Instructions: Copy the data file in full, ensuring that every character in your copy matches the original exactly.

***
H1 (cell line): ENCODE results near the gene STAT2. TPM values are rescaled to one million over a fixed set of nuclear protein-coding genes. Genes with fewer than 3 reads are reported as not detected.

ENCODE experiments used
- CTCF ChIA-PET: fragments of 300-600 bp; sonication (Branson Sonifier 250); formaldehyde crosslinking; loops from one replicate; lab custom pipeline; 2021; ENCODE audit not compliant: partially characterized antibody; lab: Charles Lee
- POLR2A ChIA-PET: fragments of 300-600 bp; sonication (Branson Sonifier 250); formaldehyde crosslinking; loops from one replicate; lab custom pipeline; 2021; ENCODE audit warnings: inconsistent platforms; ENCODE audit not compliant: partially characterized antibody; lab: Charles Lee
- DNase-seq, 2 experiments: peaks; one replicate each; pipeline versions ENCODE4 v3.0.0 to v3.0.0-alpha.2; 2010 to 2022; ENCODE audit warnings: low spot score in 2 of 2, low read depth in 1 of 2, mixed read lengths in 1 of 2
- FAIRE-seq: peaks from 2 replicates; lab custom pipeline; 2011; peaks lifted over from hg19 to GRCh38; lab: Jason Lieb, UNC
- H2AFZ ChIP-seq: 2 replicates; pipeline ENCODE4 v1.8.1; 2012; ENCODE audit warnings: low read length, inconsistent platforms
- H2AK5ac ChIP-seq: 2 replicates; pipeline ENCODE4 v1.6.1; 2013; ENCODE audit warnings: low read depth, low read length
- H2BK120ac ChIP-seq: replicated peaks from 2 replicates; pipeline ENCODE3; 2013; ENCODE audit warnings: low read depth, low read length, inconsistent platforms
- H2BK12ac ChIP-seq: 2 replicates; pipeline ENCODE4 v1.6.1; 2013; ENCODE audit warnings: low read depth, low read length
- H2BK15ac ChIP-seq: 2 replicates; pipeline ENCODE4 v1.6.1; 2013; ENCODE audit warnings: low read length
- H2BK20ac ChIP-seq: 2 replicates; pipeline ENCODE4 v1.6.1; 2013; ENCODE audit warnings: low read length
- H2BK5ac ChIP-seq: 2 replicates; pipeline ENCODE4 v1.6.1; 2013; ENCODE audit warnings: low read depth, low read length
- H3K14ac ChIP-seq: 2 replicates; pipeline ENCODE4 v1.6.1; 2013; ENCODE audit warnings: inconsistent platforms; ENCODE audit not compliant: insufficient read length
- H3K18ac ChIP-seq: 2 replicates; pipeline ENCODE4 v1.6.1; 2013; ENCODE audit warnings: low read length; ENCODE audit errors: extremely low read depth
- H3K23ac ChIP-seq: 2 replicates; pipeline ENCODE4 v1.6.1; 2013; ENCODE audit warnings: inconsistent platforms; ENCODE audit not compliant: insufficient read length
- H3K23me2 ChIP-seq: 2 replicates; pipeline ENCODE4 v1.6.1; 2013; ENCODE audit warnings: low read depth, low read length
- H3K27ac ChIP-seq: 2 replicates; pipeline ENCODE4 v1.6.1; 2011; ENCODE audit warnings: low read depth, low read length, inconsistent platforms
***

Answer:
H1 (cell line): ENCODE results near the gene STAT2. TPM values are rescaled to one million over a fixed set of nuclear protein-coding genes. Genes with fewer than 3 reads are reported as not detected.

ENCODE experiments used
- CTCF ChIA-PET: fragments of 300-600 bp; sonication (Branson Sonifier 250); formaldehyde crosslinking; loops from one replicate; lab custom pipeline; 2021; ENCODE audit not compliant: partially characterized antibody; lab: Charles Lee
- POLR2A ChIA-PET: fragments of 300-600 bp; sonication (Branson Sonifier 250); formaldehyde crosslinking; loops from one replicate; lab custom pipeline; 2021; ENCODE audit warnings: inconsistent platforms; ENCODE audit not compliant: partially characterized antibody; lab: Charles Lee
- DNase-seq, 2 experiments: peaks; one replicate each; pipeline versions ENCODE4 v3.0.0 to v3.0.0-alpha.2; 2010 to 2022; ENCODE audit warnings: low spot score in 2 of 2, low read depth in 1 of 2, mixed read lengths in 1 of 2
- FAIRE-seq: peaks from 2 replicates; lab custom pipeline; 2011; peaks lifted over from hg19 to GRCh38; lab: Jason Lieb, UNC
- H2AFZ ChIP-seq: 2 replicates; pipeline ENCODE4 v1.8.1; 2012; ENCODE audit warnings: low read length, inconsistent platforms
- H2AK5ac ChIP-seq: 2 replicates; pipeline ENCODE4 v1.6.1; 2013; ENCODE audit warnings: low read depth, low read length
- H2BK120ac ChIP-seq: replicated peaks from 2 replicates; pipeline ENCODE3; 2013; ENCODE audit warnings: low read depth, low read length, inconsistent platforms
- H2BK12ac ChIP-seq: 2 replicates; pipeline ENCODE4 v1.6.1; 2013; ENCODE audit warnings: low read depth, low read length
- H2BK15ac ChIP-seq: 2 replicates; pipeline ENCODE4 v1.6.1; 2013; ENCODE audit warnings: low read length
- H2BK20ac ChIP-seq: 2 replicates; pipeline ENCODE4 v1.6.1; 2013; ENCODE audit warnings: low read length
- H2BK5ac ChIP-seq: 2 replicates; pipeline ENCODE4 v1.6.1; 2013; ENCODE audit warnings: low read depth, low read length
- H3K14ac ChIP-seq: 2 replicates; pipeline ENCODE4 v1.6.1; 2013; ENCODE audit warnings: inconsistent platforms; ENCODE audit not compliant: insufficient read length
- H3K18ac ChIP-seq: 2 replicates; pipeline ENCODE4 v1.6.1; 2013; ENCODE audit warnings: low read length; ENCODE audit errors: extremely low read depth
- H3K23ac ChIP-seq: 2 replicates; pipeline ENCODE4 v1.6.1; 2013; ENCODE audit warnings: inconsistent platforms; ENCODE audit not compliant: insufficient read length
- H3K23me2 ChIP-seq: 2 replicates; pipeline ENCODE4 v1.6.1; 2013; ENCODE audit warnings: low read depth, low read length
- H3K27ac ChIP-seq: 2 replicates; pipeline ENCODE4 v1.6.1; 2011; ENCODE audit warnings: low read depth, low read length, inconsistent platforms